$5.6 million, 2,300-square-foot media convergence lab that brings it
all together — the TCU Daily Skiff, TCU News Now and more. But no one
will be just a Skiff reporter or a broadcast student or an online
editor, they’ll be all of those things.
“They need exposure to them all because in the converged media
landscape they may one day have to perform a task that uses one
platform for distribution and then the next day another,” Lumpkin says.
Students may dub the new workspace the fishbowl: The lab features glass
walls that will open up the process to anyone passing by. Its location
in the corridor between Moudy North and South will ensure a steady flow
of Horned Frogs who will watch what is being produced inside on
flat-screen TVs mounted outside. Construction began in late May and the
convergence newsroom will be ready by fall; the production studio
should be done by the end of the year.
Converging the convergence lab into the curriculum will come next. “For
the faculty to use the facility to teach, it needs to be an operation,”
Lumpkin says. “I think we know conceptually, but literally, what are we
going to do with it? The answer is going to determine how we will drive
Developing a partnership with the Neeley School is on Lumpkin’s to-do
list. “Whatever the next model is for journalism, I hope that it comes
from the Schieffer School working with the Neeley School,” he says.
Recruit the best and brightest
Athletics does it. Admissions does it. Now the Schieffer School will do
it. They will seek out high school newspaper editors, national merit
scholars with blogs, honors students interested in news and information
and more. It will take some fund-raising and development but they are
committed to doing just that.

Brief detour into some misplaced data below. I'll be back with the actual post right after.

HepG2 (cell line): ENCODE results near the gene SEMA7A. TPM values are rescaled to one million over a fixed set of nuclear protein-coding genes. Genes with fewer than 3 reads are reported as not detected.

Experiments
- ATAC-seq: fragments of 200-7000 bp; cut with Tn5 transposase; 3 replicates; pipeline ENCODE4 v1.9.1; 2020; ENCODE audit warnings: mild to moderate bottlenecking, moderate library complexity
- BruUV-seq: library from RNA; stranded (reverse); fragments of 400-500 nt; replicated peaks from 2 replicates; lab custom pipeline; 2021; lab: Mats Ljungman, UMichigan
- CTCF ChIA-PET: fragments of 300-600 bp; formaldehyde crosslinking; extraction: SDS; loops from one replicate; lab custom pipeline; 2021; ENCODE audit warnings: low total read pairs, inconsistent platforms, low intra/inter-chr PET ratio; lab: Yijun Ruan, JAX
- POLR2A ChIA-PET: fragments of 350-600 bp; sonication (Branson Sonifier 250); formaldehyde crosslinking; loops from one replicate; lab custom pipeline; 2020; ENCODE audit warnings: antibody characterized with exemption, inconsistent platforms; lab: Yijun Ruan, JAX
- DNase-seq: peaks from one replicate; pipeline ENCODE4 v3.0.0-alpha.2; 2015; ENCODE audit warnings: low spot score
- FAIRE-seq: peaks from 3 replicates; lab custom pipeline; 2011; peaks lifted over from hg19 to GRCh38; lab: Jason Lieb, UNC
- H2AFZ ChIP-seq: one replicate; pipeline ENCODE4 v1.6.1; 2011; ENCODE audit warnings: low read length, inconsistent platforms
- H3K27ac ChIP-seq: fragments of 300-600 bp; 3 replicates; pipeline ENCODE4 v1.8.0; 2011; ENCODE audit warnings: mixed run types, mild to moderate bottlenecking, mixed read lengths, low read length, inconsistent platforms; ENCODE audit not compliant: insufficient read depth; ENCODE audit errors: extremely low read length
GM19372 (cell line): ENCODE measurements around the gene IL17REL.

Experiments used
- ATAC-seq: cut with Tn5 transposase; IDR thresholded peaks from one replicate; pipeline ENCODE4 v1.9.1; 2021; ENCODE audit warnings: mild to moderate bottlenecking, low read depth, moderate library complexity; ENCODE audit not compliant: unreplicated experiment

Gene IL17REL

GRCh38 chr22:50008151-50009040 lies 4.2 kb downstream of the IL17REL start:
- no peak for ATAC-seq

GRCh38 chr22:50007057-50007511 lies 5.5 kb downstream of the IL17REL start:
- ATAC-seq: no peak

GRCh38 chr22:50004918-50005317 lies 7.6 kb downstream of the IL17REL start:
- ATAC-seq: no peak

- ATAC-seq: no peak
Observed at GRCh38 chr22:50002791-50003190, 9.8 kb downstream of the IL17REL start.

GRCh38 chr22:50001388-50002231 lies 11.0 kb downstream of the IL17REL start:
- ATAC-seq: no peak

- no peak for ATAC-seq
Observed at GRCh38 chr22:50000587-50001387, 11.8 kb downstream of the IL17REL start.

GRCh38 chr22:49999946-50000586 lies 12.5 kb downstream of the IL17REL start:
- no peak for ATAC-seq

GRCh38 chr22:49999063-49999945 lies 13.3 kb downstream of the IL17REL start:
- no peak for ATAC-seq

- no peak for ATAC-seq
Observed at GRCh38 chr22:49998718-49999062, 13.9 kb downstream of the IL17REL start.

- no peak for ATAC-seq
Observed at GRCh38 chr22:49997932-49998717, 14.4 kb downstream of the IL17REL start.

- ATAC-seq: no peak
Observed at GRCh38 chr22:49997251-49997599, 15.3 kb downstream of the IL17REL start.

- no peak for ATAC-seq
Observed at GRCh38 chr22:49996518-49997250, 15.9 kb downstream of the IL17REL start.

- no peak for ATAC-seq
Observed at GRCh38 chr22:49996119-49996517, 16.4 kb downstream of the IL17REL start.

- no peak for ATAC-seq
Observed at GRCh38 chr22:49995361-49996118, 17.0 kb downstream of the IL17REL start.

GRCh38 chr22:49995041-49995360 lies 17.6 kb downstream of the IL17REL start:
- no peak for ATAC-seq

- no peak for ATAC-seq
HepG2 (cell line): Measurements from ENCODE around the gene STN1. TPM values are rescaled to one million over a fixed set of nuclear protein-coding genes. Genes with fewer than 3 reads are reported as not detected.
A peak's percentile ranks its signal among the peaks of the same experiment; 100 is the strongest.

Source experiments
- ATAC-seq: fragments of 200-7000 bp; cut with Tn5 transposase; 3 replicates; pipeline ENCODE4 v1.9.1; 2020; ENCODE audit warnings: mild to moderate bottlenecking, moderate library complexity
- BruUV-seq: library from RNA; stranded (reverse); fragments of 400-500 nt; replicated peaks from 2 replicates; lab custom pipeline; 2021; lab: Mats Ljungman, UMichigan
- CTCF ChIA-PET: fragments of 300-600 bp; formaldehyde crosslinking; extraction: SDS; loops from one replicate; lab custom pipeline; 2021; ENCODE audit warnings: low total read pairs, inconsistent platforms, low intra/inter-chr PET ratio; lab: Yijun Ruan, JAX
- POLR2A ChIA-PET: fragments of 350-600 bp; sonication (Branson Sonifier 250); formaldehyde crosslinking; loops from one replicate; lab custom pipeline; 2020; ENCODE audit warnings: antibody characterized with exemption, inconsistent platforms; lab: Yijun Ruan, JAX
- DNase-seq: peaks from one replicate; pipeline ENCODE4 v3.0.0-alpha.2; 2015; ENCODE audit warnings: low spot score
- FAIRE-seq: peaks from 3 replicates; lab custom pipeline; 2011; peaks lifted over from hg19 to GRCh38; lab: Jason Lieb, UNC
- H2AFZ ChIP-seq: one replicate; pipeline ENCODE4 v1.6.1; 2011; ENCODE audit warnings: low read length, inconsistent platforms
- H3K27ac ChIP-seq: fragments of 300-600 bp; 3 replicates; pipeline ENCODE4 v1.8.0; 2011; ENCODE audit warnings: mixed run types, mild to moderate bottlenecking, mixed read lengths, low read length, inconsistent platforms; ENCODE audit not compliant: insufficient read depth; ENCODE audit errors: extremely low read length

“It’s no different than the music school getting the best voices or
engineering going after the winners of science fairs or the baseball
team pursuing the best left-handed pitchers,” Lumpkin says. “It’s
likely that it will be a student who is in high school or junior high
right now that develops the next model for the information industry. We
want that student.”
Schieffer says they will search for just-right students for the
just-right-sized program. “We don’t envision ever having the largest
j-school in the country, but we really are serious about trying to be
Those select students will get intimate experience in every aspect of
news delivery, as well as extensive industry connections that stretch
from the Metroplex to our nation’s Capital.
“There are actually more opportunities for young journalists now than
there’s ever been,” Schieffer says. “Students just coming out of school
that have some actual news skills, they are less expensive.
“We’re going to give them the skills so they can be flexible.”
On the Web:
Video of the new journalism convergence lab
A conversation with the new Schieffer School Director John Lumpkin
New Texas Center for Community Journalism helps small-town papers
Schieffer School partnership with Washington, D.C. think tank CSIS
Some things will never change, thank goodness by Gary Cartwright '57
All aboard the content train by Steve Buttry '76
A new news model by John Moore '91 (MS '93)
Journalistic chili by Kenneth F. Bunting '70
Alums in the news industry
Robyn Kriel '05
Krys Boyd '92
Aaron Chimbel '02
Roy J. Eaton '59
John J. Lumpkin '95
Crystal Forester '04
Brandon Ortiz '04